Partner Tim Clark, in our Employment Law team, explains whether employees returning from overseas who are required to self-isolate or quarantine should expect to be paid by their employer.
On 25 July 2020, the Government updated its guidance on travelling to Spain including Spanish islands such as Tenerife, Ibiza and Majorca. Anyone returning from Spain, or any other country not currently on the Government’s travel corridors exemption list, is required to self-isolate or quarantine for a period of 14 days. This has been the subject of much controversy and, while the quarantine period may change, it is also quite possible that the list of countries to which this will apply will increase.
This presents a number of difficulties for employees who have recently returned, are abroad now or are due to go away shortly and for their employers.
Will my employer pay me if I have to quarantine?
Employees are not automatically entitled to receive pay if they return from an affected region and find themselves unable to work due to quarantine restrictions.
This is likely to affect those who are unable to work from home and are not able to go to their work place.
In this situation, communication with the employer at the earliest opportunity is very important. This will help the employer to deal with any immediate staffing issues and allow the best opportunity for an alternative solution to be found. It is also the best approach to ensuring a sympathetic response and clarity on the short-term financial impact.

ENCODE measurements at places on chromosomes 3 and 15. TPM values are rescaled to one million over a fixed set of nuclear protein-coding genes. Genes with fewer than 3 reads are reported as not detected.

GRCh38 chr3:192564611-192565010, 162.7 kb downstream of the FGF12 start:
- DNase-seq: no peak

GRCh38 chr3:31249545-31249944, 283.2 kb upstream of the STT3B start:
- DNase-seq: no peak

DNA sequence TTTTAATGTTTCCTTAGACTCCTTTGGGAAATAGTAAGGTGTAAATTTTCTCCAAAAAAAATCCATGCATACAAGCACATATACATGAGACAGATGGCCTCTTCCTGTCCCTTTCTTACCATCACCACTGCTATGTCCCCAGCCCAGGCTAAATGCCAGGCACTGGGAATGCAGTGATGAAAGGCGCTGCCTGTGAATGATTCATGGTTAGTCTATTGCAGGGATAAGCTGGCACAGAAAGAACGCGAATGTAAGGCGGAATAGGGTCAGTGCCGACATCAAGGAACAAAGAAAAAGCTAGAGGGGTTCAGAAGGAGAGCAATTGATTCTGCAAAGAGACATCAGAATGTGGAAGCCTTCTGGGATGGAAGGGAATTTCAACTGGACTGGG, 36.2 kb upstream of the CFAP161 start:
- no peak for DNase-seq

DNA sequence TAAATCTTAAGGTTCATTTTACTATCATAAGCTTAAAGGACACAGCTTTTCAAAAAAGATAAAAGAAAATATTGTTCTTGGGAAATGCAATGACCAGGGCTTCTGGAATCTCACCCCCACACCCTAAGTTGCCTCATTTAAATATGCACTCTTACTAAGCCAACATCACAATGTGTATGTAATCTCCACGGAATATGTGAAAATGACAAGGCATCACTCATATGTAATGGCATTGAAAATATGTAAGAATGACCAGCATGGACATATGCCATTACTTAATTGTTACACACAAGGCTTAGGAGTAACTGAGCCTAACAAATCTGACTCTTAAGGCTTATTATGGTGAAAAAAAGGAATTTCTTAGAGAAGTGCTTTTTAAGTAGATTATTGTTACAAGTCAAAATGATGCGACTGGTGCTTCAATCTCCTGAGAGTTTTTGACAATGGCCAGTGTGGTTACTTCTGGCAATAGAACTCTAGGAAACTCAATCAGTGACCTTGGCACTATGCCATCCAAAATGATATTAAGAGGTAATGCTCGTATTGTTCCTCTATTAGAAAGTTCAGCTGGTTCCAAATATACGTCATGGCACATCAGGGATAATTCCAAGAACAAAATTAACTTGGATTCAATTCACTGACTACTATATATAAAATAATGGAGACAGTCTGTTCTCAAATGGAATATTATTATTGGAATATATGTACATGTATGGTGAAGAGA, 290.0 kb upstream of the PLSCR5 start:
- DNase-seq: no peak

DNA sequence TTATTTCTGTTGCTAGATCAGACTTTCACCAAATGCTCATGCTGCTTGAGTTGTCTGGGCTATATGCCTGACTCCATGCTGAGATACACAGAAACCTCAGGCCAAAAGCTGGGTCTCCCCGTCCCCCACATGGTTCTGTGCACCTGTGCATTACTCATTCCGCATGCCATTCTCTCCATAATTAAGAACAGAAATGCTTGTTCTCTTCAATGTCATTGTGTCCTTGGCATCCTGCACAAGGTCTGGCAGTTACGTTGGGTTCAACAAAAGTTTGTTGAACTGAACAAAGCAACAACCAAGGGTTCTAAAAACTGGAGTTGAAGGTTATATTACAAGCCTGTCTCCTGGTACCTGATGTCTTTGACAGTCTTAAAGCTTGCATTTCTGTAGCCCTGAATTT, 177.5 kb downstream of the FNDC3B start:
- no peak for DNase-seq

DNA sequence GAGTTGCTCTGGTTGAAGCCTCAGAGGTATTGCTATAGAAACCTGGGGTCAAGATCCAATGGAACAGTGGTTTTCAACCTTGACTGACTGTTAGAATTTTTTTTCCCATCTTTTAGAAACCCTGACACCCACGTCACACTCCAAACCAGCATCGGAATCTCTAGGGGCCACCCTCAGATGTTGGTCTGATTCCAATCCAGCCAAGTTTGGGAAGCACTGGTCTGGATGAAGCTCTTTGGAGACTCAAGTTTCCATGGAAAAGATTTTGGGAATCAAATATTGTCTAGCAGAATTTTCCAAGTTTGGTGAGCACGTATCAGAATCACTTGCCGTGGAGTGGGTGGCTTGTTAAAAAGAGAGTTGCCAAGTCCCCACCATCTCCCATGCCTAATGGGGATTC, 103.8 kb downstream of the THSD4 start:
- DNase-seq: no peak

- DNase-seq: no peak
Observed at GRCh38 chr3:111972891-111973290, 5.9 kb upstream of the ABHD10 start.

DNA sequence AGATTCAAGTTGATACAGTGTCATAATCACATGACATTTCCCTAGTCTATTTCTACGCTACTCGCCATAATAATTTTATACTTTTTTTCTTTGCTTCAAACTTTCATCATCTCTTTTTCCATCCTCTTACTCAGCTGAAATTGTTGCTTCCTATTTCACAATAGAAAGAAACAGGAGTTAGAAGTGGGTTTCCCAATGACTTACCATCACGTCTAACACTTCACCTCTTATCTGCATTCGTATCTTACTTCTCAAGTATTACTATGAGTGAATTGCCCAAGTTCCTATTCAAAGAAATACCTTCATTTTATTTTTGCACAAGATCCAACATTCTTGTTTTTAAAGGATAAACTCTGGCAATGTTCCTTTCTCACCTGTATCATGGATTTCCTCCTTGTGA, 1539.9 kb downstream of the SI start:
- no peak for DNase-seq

Where it is possible for an employee to work from home whilst self-isolating, that should, of course, provide a solution which allows the employee to continue to work and be paid.
What if I am unwell?
If an employee has, or is displaying symptoms of, COVID-19 and needs to self-isolate, they should be eligible to receive statutory sick pay at the rate of £95.85 per week.
Any entitlement to additional company sick pay will be subject to the employee’s contract and the employer’s policies and procedures.
What can an employer do?
Whilst employers cannot stop an employee from choosing to travel to a particular destination during annual leave they can remind employees of the Government’s guidance and the Foreign and Commonwealth Office’s latest travel advice and point out that foreign travel does involve a risk of quarantine being imposed on the employee’s return which may impact on their ability to work and entitlement to be paid. This will, of course, be of greater concern and importance to those employers who cannot accommodate working from home in this situation, particularly where the employee’s availability on their return from leave is critical to their operation. In that case, an employer may consider warning the employee against travel and of the fact that sanctions may be imposed if the employee takes an unreasonable risk which results in having to quarantine.
Employers also need to consider how they will treat employees wanting to change or cancel annual leave, sometimes at short notice because of changes in travel plans. Of course, many face a situation where employees have accrued a substantial amount of holiday which needs to be taken and the cancellation of an individual’s particular travel plans does not change that. It may be tempting to accommodate requests from a few people caught by the Spanish situation but consideration needs to be given to the fact that more people may have similar requests later in the holiday season. A consistent approach, even if it is that booked annual leave must be taken regardless of travel not being possible, is the best way of avoiding grievances about different treatment.
For further information or legal advice, please contact email@example.com or call 0118 951 6800.
This article is intended for the use of clients and other interested parties. The information contained in it is believed to be correct at the date of publication, but it is necessarily of a brief and general nature and should not be relied upon as a substitute for specific professional advice.